Philosophy: Morality is complicated. Or is it?
Morality is often what people would define as the “right thing to do”.the social construct that is designed to keep order by making people follow these unspoken rules set in place. For instance, while in no state does the law explicitly say that you can’t murder someone, it will still get you arrested and thrown in prison. This seems obvious, but why is it? It’s because society has given us a list of things that are acceptable and unacceptable. The big question, however, is whether or not this list is, or should be, subjective.
To better understand this “list”, it is important to know the difference between what is morally correct and what is morally good. A great example of this is the trolley problem in which you are the conductor of a trolley and have to choose a path. The reason that this is such a morally challenging issue is that because on either side of the track there can be any number of things and one must decide whether to pull a lever and save something while simultaneously letting the thing on the other track get run over. This means that you, as the conductor, will have to choose which of these thing/s would be more beneficial to save. This, however, does not demonstrate moral goodness because the problem’s strict set of rules doesn’t account for the fact that the person may be able to give up their own lives to save the people on both tracks. This greatly shows this difference because while doing nothing would keep the blood off of your hands flipping the lever may be beneficial.
In the article “Morally Good and Morally Right” by John A. Oesterle, he states that being morally good is to have “...good character, [and] good virtue...” these virtues being “courage, justice, [and] temperance”. While being morally right means being brave and doing the right thing. In the article “Right and Good” by Larmore Charles, doing something that is morally right means that it was an obligation and that one only did something because they had to. On the other hand, an action that is morally good means that the sole purpose of the action was to simply be kind or that by doing so it would enhance someone’s life.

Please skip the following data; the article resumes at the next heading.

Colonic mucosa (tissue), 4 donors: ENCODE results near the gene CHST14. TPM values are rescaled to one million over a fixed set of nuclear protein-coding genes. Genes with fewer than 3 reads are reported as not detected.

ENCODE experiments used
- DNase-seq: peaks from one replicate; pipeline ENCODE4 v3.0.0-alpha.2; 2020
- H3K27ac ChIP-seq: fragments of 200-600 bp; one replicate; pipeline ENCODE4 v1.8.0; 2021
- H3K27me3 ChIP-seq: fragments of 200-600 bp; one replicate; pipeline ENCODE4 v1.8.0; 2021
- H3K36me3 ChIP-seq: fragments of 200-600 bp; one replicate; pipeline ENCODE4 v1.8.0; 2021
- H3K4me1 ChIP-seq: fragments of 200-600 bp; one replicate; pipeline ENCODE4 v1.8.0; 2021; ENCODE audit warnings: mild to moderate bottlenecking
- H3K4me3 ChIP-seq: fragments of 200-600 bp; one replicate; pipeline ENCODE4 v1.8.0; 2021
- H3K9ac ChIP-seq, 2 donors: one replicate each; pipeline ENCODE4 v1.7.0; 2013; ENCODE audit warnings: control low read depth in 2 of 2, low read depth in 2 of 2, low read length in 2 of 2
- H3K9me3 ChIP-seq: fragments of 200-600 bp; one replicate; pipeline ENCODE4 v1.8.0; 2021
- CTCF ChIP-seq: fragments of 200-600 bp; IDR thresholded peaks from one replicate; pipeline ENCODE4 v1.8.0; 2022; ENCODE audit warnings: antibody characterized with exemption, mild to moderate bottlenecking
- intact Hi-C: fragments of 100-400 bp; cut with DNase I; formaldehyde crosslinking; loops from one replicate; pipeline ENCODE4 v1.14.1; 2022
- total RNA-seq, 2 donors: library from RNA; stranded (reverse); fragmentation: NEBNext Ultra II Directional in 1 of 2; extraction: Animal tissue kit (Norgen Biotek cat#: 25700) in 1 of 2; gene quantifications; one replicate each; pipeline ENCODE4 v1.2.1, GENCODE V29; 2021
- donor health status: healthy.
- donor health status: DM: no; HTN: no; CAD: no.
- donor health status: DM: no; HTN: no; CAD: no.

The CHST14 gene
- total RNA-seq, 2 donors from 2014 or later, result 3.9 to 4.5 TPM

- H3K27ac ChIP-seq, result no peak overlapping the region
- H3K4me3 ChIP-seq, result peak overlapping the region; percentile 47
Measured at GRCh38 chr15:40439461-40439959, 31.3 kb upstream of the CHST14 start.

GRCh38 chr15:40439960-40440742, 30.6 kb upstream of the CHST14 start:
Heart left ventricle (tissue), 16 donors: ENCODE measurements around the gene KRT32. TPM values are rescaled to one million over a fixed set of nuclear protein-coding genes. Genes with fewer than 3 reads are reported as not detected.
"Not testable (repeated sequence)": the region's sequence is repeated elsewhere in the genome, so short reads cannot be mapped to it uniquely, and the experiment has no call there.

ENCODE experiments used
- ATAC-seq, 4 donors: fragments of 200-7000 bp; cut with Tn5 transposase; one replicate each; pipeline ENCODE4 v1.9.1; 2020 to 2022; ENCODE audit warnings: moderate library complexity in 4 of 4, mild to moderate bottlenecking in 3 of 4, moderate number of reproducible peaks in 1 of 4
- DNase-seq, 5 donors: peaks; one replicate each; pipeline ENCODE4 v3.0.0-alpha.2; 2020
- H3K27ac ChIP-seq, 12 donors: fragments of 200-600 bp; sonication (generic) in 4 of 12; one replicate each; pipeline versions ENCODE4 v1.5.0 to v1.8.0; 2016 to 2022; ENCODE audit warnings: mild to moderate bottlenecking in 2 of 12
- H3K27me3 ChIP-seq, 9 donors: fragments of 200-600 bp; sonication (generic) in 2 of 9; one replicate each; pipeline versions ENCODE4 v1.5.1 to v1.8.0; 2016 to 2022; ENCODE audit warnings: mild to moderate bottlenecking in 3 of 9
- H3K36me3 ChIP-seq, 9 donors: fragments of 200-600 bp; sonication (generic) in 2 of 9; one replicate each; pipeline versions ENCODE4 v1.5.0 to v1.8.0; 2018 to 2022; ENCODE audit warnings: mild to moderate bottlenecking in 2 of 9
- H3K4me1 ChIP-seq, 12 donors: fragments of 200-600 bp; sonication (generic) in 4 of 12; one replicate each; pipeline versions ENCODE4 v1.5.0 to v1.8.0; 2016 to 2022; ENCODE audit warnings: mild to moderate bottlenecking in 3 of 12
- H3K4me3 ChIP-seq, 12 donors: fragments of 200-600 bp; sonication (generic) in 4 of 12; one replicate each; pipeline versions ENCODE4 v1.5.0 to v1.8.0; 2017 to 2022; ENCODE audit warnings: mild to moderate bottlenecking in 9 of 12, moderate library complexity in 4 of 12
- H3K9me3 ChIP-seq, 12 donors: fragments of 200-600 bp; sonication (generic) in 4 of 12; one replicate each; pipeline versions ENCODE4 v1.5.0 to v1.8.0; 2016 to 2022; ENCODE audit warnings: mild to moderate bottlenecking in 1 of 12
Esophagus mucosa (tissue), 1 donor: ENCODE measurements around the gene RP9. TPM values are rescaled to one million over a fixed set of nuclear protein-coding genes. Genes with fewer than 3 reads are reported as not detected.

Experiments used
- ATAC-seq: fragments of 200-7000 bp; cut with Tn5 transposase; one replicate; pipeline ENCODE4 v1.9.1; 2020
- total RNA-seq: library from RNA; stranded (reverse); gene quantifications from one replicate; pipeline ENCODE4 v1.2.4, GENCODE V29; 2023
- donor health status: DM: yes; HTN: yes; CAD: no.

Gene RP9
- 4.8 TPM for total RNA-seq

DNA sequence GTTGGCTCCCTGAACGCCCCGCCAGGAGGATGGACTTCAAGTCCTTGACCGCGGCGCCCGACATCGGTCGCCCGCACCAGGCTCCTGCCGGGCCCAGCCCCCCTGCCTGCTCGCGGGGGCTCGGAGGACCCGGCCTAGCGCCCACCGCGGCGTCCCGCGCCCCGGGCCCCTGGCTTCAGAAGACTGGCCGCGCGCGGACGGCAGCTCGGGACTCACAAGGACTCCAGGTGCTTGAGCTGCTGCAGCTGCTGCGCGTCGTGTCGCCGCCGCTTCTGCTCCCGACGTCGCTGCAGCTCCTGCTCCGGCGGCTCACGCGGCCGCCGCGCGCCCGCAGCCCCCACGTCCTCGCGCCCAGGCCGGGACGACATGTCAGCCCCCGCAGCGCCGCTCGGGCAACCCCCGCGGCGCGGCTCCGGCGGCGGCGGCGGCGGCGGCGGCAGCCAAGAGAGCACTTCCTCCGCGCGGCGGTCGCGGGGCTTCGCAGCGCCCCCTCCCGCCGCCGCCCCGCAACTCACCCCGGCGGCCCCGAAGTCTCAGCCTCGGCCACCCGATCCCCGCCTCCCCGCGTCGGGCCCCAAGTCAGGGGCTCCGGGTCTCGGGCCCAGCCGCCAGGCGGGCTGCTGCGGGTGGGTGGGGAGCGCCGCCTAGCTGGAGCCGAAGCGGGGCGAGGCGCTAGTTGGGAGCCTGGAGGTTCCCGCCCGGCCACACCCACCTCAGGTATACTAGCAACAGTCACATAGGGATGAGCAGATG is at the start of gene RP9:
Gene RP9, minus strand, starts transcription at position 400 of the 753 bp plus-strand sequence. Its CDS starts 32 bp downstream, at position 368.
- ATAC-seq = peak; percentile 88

These two opinions are fairly different so what really determines how people think about moral dilemmas and issues. Typically most people will base their actions on a single belief moral system, which is defined as moral monism. This is so incredibly common because it’s easy, it’s simple, and for the most part, it works, however, the biggest flaw in this is that it prevents people from walking a mile in someone else’s shoes and changing or even questioning their opinions.
The most common types of these moral monists are harm-based monists, who believe that moral unjust comes forms harming another living creature physically or even indirectly via emotional harm or simply by acting a certain way to someone else.
A significantly better way to process moral information would be through a system of moral pluralism, in which one would base their beliefs, on what makes someone good or bad, off of many conflicting and changing views to have a more diverse idea of how to tackle issues.
So is morality subjective? Yes very, many people have many different views on what makes someone good or bad and how said people should be punished or rewarded. It is so subjective that philosophers have been pondering this question for literally thousands of years and have still not found the answer. But does this mean that people should have different opinions about moral wrongs and goods? Absolutely! It is so important that people can have opinions and thoughts because otherwise our civilization as a whole would never learn and grow from our advancements, and even our failures.
In my opinion, regardless of one’s actions or misdemeanors, one is always morally at fault because everyone is human, and we all make mistakes, big or little, everyone is the same, joined together by our sense of reality as it currently exists, for better or for worse. However, without others, however, there would be no purpose that we as humans could serve, which is why I believe that the most important factor in what makes a person both morally good and right is determined by ones ability to help others in times of sickness or illness, or in times of pure need and helplessness.